From our partners at Art Practical, today we bring you a review of Miriam Böhm’s current solo show at Ratio 3 in San Francisco. Author Danica Willard Sachs notes that the work has “a surreal dimensionality, with lines and planes that intersect in unusual ways, suggesting a simultaneous depth and flatness that refuses to resolve neatly into one or the other.” This article was originally published on April 14, 2015.
The conceptual artist Jan Dibbets made his first Perspective Corrections in 1967, around the same time that he was experimenting with optical illusions in sculpture and painting. When photographing some of his artworks, the artist realized that the viewpoint of the camera could transform the shape of the object, removing the simultaneity of perspectives inherent in viewing a sculpture and fixing it in time and space.1 Dibbets came to make this metamorphosis a focal point of his practice, producing images such as Perspective Correction, My Studio I, 2: Square with 2 Diagonals on Wall (1969) that underscore the ambiguity of depth in the flat plane of the photograph. For At On, her third show at Ratio 3, Miriam Böhm has pushed the limits of her studio-based photography practice in the vein of Dibbets, creating confounding, abstract, minimalist images of intersecting geometric forms and planes. She has also translated her photographs into her first sculptural works, which likewise perplex.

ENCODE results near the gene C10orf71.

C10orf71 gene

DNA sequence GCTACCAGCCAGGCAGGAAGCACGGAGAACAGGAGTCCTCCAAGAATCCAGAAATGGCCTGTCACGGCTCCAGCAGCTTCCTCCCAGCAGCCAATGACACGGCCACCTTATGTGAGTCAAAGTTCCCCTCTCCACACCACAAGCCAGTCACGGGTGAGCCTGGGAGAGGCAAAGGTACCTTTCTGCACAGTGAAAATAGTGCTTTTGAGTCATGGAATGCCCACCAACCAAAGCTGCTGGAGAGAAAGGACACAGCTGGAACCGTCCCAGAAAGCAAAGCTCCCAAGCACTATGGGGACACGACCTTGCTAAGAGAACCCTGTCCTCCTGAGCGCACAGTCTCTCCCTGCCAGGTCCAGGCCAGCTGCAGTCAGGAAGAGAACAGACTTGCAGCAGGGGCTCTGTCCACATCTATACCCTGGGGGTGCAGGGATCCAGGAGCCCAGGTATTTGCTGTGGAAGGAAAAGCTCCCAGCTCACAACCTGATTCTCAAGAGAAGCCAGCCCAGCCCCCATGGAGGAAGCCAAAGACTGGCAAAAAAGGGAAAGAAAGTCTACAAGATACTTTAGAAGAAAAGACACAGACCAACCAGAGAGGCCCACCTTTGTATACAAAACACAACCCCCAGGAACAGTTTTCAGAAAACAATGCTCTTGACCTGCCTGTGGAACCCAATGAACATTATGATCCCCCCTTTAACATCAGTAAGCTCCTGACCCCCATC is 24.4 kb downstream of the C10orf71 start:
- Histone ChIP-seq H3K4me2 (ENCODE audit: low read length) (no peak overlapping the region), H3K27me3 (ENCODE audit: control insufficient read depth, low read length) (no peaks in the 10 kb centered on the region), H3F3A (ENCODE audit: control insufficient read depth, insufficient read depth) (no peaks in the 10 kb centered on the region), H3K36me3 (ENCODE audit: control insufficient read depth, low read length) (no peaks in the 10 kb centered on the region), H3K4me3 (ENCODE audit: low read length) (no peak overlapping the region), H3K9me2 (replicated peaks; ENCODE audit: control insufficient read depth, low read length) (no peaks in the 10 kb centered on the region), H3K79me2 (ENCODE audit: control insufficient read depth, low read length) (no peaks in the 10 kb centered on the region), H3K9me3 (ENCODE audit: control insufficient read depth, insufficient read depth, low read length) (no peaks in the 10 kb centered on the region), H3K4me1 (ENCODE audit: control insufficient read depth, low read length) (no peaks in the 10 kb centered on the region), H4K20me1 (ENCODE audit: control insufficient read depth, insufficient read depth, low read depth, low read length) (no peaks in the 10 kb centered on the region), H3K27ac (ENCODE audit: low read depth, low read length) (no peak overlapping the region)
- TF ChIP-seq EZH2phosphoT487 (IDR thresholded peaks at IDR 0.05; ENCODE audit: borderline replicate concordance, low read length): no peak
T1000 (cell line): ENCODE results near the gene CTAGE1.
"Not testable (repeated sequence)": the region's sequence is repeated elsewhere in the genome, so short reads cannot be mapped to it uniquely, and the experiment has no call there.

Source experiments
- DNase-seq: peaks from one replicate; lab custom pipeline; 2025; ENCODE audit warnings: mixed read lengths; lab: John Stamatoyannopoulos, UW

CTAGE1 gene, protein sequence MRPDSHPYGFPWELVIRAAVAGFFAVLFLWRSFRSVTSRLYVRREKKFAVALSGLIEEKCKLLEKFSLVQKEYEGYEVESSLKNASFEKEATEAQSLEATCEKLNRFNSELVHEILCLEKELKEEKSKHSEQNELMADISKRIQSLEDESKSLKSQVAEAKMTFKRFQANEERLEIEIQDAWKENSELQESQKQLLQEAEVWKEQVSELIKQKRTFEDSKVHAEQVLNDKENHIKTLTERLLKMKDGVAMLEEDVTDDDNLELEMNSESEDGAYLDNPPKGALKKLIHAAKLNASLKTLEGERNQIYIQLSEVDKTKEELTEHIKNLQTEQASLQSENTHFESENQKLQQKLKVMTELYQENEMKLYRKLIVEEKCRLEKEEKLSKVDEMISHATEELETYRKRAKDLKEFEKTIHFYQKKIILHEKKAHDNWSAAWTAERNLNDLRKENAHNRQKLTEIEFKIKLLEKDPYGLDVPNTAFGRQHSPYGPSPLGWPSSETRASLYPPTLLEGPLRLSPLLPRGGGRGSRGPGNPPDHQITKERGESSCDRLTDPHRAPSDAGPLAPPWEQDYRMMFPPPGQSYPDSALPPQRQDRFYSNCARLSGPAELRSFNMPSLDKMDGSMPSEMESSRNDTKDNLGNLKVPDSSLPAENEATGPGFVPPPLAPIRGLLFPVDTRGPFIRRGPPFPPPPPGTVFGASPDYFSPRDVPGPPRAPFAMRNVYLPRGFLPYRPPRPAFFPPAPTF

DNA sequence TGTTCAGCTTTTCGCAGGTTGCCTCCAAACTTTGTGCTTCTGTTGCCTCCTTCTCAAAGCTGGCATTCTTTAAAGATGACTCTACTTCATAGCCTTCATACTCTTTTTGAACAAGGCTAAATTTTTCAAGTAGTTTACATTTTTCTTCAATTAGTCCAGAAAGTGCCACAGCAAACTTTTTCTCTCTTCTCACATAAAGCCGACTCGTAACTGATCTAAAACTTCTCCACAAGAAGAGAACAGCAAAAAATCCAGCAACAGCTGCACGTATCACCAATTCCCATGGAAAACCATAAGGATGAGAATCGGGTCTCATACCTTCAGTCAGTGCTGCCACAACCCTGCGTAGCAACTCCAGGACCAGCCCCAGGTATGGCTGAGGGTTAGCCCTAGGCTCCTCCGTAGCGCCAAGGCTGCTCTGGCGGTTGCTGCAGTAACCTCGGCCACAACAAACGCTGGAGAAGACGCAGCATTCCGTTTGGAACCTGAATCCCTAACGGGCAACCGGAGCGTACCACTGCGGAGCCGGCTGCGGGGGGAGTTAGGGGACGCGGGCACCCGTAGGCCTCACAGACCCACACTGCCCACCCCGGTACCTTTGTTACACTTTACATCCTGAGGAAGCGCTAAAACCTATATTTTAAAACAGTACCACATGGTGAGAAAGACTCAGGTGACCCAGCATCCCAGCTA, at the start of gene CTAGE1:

The artist’s first foray into sculpture—the series Mutual (2015)—occupies the rear portion of the main gallery. With pedestals painted white to match the gallery walls, the sculptures appear to hover in midair when viewed from the entrance in the slanting afternoon light. Atop each pedestal perches an object composed of intersecting glass planes framed in dark walnut; photographs of wood grain printed on vinyl are adhered to the surface of the glass. Unlike Dibbets, who looked to photography as a means to eschew the multiple viewing angles demanded by sculpture, Böhm embraces the changing perspectival experience created when one moves around her objects. In Mutual I (2015), the printed vinyl strips form a pair of rhombuses positioned at perpendicular angles across the glass panels. Because the glass panes are clear and we can see through one form to the other—and also because the walnut frame holding the panels matches that of the printed vinyl—the result is a layering of lines that, when viewed head-on, appears flat and two-dimensional, like a drawing. As one moves around the work, however, the rhombuses shape-shift as the angles of intersection change.